Becoming a French citizen


Sir, – Félicitations! “The Paris Letter” of April 12th, a historic first on the part of Citoyenne Marlowe, is inspirational. “We laughed when we called each other compatriot”, we learn, as, among 70 newly minted citizens, your intrepid reporter was awarded a cherished certificate of French naturalisation.

The history and culture of Lara Marlowe’s adopted country comes alive in the telling, with guest appearances on the part of philosophers Camus, Montaigne and Montesquieu, each in his own way proclaiming the privileges and the aesthetics inherent in the gift of a French birthright.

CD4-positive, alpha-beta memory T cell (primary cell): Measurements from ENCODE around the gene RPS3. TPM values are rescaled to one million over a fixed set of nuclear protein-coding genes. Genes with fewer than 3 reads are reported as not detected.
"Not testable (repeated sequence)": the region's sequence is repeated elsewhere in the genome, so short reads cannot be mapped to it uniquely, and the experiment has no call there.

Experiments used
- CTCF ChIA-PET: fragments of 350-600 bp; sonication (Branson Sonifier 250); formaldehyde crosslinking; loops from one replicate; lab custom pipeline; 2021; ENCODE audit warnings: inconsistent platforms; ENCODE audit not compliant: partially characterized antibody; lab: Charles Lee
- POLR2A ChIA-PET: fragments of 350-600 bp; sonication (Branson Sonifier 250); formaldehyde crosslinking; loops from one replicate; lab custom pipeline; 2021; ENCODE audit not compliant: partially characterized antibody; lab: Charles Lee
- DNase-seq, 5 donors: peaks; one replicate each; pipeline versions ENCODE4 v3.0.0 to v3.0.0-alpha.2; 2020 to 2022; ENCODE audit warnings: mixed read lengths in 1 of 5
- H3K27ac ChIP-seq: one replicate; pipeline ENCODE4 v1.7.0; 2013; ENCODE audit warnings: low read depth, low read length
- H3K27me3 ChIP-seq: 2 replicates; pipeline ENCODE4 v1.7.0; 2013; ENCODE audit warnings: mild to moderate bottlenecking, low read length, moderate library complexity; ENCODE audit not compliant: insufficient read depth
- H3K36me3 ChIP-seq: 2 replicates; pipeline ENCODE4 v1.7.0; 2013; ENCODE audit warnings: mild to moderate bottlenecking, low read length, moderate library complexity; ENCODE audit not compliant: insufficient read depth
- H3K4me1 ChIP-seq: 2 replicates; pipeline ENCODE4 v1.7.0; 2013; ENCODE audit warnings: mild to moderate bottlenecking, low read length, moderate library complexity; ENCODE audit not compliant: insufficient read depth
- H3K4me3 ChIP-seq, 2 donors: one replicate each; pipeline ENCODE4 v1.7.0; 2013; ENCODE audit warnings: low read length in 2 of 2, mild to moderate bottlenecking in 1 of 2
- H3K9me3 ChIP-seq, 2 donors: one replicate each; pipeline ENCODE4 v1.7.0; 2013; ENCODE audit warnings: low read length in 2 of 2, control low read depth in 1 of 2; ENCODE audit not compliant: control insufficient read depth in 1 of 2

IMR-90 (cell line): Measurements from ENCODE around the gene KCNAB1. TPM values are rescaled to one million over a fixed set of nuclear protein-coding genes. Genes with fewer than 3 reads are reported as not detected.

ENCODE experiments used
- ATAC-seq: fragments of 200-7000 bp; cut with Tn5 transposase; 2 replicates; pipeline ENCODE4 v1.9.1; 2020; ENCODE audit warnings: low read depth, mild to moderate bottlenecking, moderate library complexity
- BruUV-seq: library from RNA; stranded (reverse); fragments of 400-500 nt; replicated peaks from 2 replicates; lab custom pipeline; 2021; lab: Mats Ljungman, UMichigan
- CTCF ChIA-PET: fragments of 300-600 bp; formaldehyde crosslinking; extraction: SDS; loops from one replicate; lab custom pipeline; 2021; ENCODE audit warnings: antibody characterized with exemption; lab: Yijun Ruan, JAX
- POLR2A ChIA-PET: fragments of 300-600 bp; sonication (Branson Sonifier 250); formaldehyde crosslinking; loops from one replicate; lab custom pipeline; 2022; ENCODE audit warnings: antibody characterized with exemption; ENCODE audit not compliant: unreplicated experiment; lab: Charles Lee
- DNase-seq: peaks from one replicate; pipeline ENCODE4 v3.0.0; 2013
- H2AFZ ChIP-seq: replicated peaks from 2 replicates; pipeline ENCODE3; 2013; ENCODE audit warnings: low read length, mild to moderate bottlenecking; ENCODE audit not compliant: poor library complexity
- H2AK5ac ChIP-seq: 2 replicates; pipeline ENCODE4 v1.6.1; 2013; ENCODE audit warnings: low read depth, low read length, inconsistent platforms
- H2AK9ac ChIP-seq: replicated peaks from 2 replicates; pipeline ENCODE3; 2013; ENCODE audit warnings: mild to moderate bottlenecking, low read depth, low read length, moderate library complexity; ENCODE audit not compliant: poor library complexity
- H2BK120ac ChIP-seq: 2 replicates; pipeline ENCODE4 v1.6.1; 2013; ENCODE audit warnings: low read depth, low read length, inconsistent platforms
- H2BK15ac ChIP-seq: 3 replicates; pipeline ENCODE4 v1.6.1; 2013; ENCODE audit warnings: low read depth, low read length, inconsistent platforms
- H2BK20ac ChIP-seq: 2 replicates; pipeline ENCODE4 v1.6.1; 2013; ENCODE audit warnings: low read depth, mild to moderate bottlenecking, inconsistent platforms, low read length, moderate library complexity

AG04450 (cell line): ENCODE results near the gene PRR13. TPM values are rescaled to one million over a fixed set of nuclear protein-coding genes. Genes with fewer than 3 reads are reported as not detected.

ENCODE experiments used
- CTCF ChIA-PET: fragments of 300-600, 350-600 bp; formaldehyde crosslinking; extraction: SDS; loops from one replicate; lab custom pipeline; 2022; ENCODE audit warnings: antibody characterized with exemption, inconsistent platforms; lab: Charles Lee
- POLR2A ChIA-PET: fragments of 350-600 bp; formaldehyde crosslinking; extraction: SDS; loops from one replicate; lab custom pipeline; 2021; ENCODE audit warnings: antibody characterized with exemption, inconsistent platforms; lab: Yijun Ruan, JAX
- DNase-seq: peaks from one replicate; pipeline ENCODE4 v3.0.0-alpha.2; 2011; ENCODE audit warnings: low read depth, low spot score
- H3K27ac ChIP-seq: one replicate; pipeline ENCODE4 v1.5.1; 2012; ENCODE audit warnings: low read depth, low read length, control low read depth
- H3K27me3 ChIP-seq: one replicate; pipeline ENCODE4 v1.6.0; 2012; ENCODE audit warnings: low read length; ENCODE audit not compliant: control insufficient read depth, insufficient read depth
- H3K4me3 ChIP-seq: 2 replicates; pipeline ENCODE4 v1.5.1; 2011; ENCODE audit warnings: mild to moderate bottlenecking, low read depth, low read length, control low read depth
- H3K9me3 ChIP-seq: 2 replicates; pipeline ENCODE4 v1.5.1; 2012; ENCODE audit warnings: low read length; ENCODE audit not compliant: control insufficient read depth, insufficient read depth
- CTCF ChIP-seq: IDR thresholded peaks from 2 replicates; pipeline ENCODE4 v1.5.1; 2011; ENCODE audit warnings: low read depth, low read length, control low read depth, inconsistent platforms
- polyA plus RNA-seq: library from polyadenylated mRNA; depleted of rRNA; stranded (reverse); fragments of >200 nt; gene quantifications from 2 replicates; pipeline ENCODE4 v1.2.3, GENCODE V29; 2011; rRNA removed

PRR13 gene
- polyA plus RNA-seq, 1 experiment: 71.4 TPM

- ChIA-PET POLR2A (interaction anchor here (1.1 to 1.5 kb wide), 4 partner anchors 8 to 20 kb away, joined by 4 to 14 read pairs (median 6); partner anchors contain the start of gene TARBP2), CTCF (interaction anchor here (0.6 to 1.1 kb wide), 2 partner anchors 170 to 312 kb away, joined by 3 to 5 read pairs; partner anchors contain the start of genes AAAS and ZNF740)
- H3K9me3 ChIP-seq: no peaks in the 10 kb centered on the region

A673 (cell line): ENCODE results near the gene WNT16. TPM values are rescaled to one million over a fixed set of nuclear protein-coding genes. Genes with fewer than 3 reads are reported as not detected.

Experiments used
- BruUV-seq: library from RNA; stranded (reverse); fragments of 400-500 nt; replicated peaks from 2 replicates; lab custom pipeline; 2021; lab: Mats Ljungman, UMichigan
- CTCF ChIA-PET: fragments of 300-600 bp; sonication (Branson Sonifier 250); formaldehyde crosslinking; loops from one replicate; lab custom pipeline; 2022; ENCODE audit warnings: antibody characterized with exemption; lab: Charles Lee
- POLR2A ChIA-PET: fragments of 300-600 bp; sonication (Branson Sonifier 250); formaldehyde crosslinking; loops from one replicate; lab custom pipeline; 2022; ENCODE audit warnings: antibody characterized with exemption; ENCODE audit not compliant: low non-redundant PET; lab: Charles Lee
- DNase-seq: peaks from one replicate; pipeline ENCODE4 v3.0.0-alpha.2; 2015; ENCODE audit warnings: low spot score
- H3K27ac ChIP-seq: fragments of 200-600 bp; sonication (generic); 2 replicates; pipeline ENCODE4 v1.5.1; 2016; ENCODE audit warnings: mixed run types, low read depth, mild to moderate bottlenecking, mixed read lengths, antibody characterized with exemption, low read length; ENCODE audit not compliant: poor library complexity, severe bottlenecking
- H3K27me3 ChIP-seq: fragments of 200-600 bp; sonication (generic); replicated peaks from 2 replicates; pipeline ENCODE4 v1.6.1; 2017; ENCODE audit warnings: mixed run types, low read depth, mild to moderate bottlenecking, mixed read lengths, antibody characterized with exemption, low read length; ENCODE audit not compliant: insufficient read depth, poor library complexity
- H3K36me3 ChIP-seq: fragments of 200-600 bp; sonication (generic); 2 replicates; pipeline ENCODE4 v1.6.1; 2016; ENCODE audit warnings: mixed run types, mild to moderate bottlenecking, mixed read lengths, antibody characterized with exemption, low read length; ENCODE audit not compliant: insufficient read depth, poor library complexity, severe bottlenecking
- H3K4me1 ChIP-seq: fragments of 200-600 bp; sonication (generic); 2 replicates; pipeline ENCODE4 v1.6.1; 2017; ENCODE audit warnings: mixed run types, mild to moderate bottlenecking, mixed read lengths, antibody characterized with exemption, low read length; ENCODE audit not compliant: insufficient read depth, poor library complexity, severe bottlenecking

The latter-named might as readily have presented in Niamh Sammon’s challenging and provocative RTÉ documentary, Rome v Republic, as and when the civics-centred influences of the Enlightenment were uppermost as, forlornly, Wolfe Tone set his focus on an inclusive, tolerant republic.

In the two stories playing out here, could there be a more stark contrast as regards the essence of citizenship as we’d embrace the French experience above, so evocatively narrated, set against An Taoiseach John A. Costello’s “Irishman second, Catholic first” 1951 Dáil pronouncement, as recounted in the documentary? – Yours, etc,


Dublin 13.